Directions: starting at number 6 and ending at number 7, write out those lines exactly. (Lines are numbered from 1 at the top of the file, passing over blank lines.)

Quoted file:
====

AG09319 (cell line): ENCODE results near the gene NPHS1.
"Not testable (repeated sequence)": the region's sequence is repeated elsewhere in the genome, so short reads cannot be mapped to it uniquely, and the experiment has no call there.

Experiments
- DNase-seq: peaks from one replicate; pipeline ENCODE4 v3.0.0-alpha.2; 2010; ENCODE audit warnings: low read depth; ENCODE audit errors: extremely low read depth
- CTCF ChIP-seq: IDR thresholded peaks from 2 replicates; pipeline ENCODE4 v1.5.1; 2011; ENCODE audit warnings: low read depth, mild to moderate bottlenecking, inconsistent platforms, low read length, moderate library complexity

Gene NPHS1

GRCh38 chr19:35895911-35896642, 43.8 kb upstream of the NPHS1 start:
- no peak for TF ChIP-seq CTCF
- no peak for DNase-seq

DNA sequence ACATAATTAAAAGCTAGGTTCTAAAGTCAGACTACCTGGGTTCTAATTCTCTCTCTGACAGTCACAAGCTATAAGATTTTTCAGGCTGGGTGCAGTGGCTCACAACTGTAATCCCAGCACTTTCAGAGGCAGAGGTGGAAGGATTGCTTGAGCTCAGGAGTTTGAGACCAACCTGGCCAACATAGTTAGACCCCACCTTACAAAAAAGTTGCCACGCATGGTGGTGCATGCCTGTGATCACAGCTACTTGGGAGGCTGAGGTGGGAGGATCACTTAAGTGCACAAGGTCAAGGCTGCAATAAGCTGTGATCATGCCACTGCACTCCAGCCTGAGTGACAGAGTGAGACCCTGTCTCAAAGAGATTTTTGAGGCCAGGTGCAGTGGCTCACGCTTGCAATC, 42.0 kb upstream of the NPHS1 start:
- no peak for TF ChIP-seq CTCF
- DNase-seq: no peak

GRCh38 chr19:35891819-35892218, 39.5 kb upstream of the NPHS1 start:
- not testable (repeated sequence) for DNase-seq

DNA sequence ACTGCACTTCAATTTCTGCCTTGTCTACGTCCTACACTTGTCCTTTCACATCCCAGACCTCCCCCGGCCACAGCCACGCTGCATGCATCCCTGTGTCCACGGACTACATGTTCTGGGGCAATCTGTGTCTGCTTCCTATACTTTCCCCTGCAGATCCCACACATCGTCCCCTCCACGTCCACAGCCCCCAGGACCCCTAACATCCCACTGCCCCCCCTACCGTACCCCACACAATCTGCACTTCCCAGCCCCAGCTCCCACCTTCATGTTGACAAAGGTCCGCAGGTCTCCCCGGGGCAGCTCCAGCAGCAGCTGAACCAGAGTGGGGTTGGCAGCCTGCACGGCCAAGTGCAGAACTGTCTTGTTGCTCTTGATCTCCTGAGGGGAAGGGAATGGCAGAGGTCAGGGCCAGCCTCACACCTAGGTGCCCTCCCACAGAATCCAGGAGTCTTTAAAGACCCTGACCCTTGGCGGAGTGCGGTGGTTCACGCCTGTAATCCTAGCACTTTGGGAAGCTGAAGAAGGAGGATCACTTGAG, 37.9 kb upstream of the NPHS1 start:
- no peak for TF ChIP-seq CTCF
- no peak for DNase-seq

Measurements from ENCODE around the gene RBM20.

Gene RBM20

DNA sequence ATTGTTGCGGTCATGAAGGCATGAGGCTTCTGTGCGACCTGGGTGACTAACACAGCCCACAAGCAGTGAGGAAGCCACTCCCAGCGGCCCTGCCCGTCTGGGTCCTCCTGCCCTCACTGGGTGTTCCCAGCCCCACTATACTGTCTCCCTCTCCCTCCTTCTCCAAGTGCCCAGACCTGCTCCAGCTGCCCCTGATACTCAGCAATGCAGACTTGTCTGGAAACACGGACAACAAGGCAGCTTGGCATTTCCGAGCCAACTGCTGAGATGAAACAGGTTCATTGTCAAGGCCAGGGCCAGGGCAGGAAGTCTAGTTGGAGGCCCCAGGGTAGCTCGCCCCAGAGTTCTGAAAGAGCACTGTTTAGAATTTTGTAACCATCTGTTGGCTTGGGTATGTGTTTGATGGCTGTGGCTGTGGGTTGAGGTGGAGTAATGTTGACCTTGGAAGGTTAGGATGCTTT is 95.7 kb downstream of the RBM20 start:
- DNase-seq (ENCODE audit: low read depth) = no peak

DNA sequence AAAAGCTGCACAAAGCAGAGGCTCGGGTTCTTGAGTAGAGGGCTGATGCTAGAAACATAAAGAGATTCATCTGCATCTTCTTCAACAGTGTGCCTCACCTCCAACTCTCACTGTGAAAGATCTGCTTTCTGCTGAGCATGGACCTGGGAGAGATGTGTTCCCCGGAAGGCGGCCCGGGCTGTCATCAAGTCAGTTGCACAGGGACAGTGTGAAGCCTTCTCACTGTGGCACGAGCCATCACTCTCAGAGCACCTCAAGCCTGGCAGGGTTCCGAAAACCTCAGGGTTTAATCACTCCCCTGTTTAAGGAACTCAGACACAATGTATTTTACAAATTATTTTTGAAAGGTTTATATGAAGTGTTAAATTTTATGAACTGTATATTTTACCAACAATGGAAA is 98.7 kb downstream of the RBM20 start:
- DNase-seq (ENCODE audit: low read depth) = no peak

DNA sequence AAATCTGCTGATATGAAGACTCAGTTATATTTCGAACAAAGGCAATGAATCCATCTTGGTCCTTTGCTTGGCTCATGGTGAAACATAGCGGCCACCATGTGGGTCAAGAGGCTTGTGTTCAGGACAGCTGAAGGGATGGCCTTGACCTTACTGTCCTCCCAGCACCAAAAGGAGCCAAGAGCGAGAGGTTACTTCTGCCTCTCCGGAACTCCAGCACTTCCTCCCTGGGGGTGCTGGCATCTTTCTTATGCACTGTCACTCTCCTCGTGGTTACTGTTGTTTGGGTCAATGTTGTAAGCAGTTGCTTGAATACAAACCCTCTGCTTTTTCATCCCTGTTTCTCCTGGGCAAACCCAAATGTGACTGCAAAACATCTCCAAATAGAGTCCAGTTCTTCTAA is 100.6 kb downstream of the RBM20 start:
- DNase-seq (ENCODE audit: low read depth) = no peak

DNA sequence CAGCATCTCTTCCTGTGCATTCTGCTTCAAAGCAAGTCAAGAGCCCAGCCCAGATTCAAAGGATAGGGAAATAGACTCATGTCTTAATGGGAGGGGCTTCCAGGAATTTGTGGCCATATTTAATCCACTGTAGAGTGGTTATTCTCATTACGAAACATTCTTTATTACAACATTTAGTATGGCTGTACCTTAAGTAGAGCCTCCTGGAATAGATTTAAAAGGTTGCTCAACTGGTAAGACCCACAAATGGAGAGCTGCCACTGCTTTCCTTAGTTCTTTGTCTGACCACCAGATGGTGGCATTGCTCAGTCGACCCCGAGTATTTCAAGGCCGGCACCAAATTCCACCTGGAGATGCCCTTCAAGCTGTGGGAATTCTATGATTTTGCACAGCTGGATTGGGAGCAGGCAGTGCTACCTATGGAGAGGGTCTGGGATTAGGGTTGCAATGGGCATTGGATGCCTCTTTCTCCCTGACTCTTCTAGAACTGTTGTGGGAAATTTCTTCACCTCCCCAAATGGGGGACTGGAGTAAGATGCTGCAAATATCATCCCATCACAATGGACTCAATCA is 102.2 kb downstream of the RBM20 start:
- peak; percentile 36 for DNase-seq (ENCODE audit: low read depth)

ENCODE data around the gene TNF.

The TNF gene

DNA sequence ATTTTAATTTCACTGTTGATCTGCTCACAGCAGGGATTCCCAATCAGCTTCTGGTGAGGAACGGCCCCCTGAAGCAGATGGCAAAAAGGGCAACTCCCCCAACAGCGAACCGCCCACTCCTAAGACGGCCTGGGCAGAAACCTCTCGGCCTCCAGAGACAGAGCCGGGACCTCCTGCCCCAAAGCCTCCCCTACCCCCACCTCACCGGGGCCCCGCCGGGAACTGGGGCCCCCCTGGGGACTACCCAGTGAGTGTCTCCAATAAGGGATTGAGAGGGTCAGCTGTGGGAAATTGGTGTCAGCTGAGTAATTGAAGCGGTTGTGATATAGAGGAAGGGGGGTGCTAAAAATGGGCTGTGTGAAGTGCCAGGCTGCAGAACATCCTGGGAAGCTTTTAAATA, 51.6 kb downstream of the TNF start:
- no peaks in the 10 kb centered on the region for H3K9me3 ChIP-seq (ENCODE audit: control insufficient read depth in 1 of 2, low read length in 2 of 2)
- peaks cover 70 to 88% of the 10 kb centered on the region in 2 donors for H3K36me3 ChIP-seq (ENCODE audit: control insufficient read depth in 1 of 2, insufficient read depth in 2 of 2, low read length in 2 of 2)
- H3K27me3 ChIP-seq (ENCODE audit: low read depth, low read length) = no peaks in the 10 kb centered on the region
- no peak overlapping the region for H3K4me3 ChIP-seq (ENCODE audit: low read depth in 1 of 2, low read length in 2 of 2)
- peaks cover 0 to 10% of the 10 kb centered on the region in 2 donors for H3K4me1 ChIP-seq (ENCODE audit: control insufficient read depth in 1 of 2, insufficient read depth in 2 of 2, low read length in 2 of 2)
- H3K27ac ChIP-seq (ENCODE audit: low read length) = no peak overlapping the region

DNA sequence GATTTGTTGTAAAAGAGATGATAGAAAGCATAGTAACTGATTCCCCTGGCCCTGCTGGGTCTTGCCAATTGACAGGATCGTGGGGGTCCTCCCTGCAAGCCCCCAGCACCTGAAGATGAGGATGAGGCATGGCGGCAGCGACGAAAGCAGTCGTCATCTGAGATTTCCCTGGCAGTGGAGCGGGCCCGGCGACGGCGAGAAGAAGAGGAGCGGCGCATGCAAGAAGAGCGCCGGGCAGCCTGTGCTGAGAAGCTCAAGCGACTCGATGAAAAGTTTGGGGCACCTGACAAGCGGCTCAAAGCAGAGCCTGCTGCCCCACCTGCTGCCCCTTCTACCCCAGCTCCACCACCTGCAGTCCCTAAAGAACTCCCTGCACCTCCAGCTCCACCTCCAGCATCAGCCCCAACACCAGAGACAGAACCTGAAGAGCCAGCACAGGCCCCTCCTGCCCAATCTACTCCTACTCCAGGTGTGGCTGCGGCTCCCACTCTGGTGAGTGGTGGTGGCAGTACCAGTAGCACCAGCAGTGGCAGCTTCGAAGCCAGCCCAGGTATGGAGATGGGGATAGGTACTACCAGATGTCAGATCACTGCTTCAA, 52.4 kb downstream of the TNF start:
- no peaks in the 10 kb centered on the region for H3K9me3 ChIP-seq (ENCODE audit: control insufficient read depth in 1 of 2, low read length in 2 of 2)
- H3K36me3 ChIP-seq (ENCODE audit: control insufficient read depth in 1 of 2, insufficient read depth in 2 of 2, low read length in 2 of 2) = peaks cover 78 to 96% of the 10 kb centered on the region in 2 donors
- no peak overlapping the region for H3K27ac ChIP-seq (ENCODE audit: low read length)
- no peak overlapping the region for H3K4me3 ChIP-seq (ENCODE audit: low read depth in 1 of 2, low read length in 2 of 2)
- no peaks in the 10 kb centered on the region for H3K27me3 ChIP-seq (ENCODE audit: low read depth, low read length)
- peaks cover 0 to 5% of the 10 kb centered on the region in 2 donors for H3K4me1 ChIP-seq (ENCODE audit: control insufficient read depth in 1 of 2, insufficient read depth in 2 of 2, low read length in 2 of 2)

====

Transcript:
Gene NPHS1

GRCh38 chr19:35895911-35896642, 43.8 kb upstream of the NPHS1 start: